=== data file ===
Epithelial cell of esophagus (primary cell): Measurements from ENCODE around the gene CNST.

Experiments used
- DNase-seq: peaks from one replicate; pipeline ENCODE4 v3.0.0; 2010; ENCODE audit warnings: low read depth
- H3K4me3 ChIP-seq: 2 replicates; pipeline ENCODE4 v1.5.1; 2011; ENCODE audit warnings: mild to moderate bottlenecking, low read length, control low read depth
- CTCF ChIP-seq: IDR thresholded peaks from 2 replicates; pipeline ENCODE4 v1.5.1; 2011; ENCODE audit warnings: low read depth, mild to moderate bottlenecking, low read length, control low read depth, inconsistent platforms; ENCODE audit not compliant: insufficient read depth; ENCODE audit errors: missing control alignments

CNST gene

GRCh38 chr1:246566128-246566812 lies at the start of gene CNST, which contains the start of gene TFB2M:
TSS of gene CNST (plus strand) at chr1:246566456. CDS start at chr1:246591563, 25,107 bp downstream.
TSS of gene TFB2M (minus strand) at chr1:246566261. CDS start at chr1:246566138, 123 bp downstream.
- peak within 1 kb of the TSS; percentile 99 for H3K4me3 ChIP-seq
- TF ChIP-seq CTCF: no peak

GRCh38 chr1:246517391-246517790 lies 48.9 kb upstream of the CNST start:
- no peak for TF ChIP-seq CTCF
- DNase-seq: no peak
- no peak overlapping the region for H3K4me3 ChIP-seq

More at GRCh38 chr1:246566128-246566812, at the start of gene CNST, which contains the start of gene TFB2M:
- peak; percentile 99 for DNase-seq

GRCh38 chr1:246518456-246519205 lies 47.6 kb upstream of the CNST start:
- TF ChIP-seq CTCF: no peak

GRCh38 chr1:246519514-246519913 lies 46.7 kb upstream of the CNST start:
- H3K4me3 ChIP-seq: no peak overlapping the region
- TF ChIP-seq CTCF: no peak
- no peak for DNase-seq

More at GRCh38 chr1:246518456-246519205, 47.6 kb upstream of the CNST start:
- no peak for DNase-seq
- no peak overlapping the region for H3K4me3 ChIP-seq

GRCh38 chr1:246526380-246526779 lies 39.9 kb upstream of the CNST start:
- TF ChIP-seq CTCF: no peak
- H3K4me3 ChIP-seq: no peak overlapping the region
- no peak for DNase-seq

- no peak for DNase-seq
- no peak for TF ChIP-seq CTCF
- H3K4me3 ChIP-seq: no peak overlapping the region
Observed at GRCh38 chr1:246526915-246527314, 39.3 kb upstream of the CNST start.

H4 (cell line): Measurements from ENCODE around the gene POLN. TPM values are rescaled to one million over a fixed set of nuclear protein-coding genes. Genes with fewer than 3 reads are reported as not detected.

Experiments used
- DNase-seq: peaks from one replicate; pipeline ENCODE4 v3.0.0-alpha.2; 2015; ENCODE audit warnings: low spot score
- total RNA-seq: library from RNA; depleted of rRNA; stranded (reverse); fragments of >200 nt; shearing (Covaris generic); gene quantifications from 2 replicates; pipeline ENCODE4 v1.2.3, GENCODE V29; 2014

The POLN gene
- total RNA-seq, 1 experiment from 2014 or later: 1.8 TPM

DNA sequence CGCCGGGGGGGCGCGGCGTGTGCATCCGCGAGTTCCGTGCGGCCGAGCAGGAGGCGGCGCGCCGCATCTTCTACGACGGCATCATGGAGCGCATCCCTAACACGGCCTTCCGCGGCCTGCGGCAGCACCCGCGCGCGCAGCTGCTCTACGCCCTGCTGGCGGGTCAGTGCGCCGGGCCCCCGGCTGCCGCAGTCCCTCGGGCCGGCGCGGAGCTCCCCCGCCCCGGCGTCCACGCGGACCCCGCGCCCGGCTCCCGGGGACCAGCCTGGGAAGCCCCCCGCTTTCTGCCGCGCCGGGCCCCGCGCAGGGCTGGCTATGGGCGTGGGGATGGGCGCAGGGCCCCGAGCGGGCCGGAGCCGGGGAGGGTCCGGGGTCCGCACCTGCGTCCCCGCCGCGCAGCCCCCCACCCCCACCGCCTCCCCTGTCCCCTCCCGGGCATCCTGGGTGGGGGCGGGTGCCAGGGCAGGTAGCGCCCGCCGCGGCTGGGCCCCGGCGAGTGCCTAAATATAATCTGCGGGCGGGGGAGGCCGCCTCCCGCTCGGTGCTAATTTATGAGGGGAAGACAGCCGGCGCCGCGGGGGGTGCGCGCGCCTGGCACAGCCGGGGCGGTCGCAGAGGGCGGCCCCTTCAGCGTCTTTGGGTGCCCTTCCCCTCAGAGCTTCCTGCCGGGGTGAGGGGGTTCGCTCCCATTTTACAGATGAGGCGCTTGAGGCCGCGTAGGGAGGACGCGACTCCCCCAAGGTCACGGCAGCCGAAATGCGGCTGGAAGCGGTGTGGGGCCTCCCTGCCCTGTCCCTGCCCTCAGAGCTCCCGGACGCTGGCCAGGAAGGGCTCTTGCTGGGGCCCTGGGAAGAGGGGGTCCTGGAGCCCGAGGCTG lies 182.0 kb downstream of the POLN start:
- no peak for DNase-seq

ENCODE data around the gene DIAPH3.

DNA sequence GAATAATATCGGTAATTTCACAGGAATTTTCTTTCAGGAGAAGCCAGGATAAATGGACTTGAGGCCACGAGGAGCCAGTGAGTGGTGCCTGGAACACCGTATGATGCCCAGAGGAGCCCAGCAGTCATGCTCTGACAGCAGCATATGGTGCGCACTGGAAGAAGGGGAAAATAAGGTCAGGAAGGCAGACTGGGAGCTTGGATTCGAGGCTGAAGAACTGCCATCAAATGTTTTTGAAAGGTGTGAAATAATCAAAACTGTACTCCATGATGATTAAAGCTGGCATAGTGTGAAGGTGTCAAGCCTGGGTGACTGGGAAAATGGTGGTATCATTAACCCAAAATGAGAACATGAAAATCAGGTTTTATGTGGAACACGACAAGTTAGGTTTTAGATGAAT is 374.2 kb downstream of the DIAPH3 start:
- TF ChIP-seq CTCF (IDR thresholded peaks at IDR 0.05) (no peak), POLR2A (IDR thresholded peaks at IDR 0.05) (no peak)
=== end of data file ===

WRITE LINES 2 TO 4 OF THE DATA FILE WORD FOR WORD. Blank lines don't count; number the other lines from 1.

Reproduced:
Experiments used
- DNase-seq: peaks from one replicate; pipeline ENCODE4 v3.0.0; 2010; ENCODE audit warnings: low read depth
- H3K4me3 ChIP-seq: 2 replicates; pipeline ENCODE4 v1.5.1; 2011; ENCODE audit warnings: mild to moderate bottlenecking, low read length, control low read depth